The European commercial mortgage-backed securities market is booming. Close to E3.2 billion in CMBS has been sold this quarter--which is 10 times last year's first quarter total and double the amount sold in the first half of 2003--and issuance looks set to maintain this torrid pace. "There are a lot of banks and dealers ramping up deals, and borrowers who have traditionally looked to the bank market for loans are now looking at CMBS lenders," says Jonathan Pollack, head of CMBS trading and syndication at Deutsche Bank.
Issuance has been picking up since the end of last year, but it has accelerated of late, as originators are turning to the securitization market more frequently. Several factors are causing the increase in issuance. Firms such as Lehman Brothers have been setting up conduits, and improving corporate credit sentiment is leading to better investor reception for CMBS, according to an analyst.
At the same time, spreads on five-year, triple-A European CMBS have come in to under 30 basis points over three-month EURIBOR, from 45 basis points six months ago, and some observers say they could go tighter despite high levels of new issuance. "The tightening in CMBS spreads has been quite spectacular and judging from the strong market tone and improving technicals in this sector, I believe spreads can tighten even further," says Ganesh Rajendra, managing director and head of securitization research at Deutsche Bank. He notes that the European CMBS market is still developing, and thus pricing remains supply-inelastic and higher issuance alone is unlikely to put pressure on spreads given that investor demand for the paper remains solid.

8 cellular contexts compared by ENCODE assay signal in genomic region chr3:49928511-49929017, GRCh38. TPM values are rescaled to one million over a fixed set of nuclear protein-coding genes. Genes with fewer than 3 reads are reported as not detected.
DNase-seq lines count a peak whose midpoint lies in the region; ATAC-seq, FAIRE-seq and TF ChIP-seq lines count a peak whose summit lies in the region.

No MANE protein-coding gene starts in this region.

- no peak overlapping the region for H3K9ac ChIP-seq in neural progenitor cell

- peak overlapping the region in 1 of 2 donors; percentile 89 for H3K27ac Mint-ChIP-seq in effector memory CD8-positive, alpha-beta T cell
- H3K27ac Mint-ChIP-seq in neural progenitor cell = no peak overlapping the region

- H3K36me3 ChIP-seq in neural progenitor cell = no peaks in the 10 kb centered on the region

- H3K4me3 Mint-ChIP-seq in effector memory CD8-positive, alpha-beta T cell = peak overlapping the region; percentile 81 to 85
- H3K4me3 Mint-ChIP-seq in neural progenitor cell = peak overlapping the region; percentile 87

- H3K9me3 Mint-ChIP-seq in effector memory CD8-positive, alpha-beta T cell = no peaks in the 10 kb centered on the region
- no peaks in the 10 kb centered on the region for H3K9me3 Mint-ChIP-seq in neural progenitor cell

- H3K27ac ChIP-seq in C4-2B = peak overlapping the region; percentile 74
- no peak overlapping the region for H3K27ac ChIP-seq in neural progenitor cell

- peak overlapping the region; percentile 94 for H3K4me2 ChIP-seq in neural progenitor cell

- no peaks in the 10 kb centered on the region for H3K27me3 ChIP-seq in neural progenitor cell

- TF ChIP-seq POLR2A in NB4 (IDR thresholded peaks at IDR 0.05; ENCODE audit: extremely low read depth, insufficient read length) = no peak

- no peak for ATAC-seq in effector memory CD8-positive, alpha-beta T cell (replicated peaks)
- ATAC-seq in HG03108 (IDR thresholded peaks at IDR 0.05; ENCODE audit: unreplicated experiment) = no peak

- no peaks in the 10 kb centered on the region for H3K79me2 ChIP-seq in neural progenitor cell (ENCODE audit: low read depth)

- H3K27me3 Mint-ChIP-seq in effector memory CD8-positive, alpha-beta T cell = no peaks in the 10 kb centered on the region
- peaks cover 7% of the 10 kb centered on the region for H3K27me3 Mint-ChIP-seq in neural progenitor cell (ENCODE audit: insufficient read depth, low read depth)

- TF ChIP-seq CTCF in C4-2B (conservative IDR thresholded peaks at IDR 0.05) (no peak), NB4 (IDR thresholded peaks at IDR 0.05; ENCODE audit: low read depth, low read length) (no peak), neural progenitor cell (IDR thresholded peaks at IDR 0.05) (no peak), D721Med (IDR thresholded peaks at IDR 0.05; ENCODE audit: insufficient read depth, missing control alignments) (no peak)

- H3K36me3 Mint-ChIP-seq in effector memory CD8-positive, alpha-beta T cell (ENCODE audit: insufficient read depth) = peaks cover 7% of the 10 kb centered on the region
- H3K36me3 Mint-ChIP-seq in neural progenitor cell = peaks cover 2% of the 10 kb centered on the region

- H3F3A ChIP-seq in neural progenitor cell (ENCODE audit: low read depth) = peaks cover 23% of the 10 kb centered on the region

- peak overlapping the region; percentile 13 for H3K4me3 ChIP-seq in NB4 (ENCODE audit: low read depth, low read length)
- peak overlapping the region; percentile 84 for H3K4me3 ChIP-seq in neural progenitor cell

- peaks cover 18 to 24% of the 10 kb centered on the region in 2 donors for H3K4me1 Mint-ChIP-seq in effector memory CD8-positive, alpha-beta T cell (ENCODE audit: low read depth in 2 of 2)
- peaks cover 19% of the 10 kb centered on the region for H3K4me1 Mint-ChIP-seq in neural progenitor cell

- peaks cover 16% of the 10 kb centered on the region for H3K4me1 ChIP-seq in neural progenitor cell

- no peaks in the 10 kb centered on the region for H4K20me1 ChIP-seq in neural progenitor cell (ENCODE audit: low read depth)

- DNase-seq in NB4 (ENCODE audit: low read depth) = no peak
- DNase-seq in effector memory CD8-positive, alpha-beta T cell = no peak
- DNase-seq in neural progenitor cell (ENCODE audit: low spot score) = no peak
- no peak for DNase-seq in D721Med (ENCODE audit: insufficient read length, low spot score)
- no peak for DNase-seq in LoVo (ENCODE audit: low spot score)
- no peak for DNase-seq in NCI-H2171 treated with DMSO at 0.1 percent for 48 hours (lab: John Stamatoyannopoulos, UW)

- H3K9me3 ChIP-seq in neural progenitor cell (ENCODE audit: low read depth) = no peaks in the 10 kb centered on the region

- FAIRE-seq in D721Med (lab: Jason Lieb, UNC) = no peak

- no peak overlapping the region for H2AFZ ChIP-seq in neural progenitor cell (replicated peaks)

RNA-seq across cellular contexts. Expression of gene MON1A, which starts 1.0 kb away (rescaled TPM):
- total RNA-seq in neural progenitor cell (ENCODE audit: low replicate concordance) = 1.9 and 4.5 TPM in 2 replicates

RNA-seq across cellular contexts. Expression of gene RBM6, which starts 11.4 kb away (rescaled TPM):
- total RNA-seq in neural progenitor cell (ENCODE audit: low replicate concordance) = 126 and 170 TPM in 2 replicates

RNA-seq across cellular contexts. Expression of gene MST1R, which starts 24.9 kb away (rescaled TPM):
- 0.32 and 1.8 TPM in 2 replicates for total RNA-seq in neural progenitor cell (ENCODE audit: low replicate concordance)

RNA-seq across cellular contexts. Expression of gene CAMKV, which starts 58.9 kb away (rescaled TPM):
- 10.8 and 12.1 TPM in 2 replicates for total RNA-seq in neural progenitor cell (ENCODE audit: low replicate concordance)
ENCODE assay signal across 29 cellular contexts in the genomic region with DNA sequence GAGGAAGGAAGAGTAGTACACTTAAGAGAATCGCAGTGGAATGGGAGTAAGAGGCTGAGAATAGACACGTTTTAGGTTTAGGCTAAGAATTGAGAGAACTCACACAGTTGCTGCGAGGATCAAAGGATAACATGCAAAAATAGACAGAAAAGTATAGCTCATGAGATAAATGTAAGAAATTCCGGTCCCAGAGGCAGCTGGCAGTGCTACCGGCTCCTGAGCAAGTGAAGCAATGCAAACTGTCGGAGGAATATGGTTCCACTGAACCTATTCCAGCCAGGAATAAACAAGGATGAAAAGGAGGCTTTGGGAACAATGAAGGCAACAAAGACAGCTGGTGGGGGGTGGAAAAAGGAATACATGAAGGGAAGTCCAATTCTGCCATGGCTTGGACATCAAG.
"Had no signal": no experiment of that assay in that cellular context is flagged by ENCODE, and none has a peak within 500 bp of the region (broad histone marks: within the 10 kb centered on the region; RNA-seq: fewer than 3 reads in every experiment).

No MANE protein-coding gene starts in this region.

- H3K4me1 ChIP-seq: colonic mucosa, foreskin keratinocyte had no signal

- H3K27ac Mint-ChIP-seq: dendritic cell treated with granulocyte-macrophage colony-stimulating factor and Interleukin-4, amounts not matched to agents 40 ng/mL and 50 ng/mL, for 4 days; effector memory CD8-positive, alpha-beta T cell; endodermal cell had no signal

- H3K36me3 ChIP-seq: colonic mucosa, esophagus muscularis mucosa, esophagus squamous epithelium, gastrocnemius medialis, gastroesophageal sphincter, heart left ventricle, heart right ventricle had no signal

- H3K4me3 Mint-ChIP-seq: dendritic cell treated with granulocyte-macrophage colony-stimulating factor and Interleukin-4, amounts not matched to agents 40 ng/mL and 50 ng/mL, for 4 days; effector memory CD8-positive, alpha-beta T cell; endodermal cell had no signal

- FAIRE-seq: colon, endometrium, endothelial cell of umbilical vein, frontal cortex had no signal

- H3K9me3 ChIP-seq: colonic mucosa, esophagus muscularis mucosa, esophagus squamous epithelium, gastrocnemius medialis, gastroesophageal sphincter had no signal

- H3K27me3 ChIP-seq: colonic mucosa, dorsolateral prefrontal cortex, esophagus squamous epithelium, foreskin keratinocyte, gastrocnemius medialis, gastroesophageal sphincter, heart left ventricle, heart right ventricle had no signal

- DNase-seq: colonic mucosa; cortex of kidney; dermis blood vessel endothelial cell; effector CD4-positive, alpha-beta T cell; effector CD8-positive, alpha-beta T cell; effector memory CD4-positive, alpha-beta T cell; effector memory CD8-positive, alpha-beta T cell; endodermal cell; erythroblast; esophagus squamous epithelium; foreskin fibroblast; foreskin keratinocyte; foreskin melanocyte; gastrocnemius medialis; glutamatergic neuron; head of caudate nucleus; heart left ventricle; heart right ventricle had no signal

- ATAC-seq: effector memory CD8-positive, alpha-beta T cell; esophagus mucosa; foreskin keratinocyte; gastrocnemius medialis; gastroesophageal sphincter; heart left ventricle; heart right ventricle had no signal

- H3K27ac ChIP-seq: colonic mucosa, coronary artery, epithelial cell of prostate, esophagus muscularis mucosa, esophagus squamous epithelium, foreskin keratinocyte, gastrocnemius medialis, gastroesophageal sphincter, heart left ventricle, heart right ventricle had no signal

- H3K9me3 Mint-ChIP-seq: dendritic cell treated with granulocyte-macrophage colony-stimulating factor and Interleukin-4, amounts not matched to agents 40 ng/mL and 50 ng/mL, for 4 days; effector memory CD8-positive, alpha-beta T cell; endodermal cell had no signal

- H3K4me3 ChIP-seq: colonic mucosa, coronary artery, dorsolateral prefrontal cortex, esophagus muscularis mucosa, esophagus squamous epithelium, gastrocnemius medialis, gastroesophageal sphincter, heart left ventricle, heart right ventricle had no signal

CMBS pros attribute this demand to new investors looking for yield as spreads on other structured finance investment tighten. "Every CMBS deal has new investors and I'd say that the rate of new investors entering deals is accelerating," says Pollack.
The supply picture can be misleading, though, since refinancings make up part of the total. Pollack points out that despite the abundant first quarter issuance, if repayments by larger issuers such as Canary Wharf and Morgan Stanley are netted out, supply in the first quarter was effectively flat. "There are lots of people out there at the moment with paper to replace," he adds.